We find the vacuous argument of PICOP on this issue having all the earmarks of an alibi. The explanation it offered is insufficient justification to dispense with the jurisdictional requirement and inadequate to warrant the relaxation of the 10-day period within which to file a motion for reconsideration. We do not dispute the fact that an accident befell its lawyer. However, we cannot subscribe to PICOP's contention that the presence of the counsel at the hospital was required owing to the injuries sustained by the 12-year old victim. Surely, the task of attending to the hospital needs of the child can very well be done by anyone not necessarily a lawyer, and even granting that the counsel's presence was required, it need not, certainly, be round the clock. PICOP's explanation concerning its failure to move for reconsideration is not sufficient justification for dispensing with the rules of procedure. In fact, it is not even among the recognized exceptions to the above rule.

Anent the issue of jurisdiction, the Court of Appeals emphasized that there was substantial compliance as private respondents remained the real parties-in-interest and their participation was disclosed by the statements made by the three named complainants, Ebale, Lumbocan, and Lapatha, that they were filing the complaint in private respondents' behalf. It explained that the labor arbiter properly acquired jurisdiction over the persons of private respondents upon the filing of the complaint and not only upon their signing of the position paper. Their signatures on the position paper signified their desire to be bound by the statements therein and not chiefly to submit to the jurisdiction of the court, having done so earlier when the complaint was filed.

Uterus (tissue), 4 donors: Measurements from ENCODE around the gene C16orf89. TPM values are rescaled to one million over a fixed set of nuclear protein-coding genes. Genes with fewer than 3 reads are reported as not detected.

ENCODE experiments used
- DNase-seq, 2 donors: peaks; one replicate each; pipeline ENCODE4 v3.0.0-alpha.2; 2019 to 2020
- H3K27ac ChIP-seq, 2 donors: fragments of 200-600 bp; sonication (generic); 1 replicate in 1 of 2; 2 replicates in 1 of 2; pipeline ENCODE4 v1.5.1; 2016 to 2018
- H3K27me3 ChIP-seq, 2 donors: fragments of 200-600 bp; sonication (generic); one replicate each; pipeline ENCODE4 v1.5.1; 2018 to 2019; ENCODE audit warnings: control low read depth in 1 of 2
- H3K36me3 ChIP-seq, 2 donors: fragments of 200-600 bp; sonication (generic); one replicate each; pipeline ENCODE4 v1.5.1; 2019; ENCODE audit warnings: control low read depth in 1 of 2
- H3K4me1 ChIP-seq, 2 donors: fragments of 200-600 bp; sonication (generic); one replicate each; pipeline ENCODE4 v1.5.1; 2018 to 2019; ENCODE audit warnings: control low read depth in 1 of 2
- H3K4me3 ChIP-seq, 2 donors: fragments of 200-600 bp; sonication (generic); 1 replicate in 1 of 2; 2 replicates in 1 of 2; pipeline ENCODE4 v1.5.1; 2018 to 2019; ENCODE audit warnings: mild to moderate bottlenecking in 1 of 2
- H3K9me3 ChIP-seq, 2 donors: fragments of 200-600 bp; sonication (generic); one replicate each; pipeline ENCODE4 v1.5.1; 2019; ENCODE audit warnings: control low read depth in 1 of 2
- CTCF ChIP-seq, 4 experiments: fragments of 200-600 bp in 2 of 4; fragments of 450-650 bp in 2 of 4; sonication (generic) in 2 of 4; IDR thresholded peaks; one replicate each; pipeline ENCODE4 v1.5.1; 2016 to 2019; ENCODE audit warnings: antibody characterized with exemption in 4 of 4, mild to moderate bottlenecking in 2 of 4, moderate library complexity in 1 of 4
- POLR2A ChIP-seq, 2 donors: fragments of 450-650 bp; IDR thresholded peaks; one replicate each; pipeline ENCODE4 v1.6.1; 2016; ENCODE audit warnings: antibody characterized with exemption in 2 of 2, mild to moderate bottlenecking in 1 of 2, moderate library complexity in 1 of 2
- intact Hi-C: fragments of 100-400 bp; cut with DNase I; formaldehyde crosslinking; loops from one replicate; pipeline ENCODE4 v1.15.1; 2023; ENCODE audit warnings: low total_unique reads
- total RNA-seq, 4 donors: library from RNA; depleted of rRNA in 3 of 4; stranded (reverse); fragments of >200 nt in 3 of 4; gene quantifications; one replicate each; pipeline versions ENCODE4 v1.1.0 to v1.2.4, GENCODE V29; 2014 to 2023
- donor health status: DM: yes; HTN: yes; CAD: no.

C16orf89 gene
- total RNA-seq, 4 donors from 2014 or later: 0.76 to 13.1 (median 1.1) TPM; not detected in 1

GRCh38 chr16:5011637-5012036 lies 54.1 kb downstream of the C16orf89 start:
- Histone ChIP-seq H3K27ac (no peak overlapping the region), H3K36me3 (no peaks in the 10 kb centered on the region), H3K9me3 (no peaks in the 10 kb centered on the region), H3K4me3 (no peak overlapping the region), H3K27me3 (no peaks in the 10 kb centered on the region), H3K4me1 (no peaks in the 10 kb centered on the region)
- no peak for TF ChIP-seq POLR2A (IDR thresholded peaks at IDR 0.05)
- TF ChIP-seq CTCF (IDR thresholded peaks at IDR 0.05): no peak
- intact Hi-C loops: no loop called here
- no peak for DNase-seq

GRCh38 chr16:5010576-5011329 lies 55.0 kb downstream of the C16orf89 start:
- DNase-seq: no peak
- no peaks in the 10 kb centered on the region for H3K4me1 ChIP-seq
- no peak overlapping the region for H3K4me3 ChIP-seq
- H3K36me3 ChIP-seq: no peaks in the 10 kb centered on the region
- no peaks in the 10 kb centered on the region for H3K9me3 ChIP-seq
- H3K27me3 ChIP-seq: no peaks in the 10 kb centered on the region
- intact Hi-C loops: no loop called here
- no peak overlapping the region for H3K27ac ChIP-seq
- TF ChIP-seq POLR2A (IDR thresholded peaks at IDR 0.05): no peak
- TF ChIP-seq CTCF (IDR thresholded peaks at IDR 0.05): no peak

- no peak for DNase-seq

Petitioner then filed this present petition for review on certiorari contending: (1) that the factual circumstances and substantial merits of the case warrant a relaxation of the ten (10)-day period within which to file a motion for reconsideration, if only to prevent a manifest injustice; (2) that the Regional Arbitration Branch did not legally acquire jurisdiction over the persons of private respondents Jojet Camba and Francisco Galola as they did not sign the complaint; (3) that the special power of attorney attached to the complaint and relied upon by the Court of Appeals could not have as its subject matter the complaint filed in the present action as the said instrument referred to cases already pending in the NLRC as of December 10, 1999, which was a year before the complaint in the present case was filed; (4) that the claim for reinstatement and payment of money claims of private respondents Jojet Camba and Eddie Lumbocan have already prescribed; (5) that the evidence on record established casual and contractual employment pursuant to Art. 280 of the Labor Code; (6) that the pleadings filed by Zerapiu HK. Bullezer, Jr. should not be considered because he was not authorized to practice law in the country; and (7) that the Court of Appeals erred in affirming the resolutions of the NLRC dated September 14, 2001 and November 22, 2001 as the same were not supported by substantial evidence.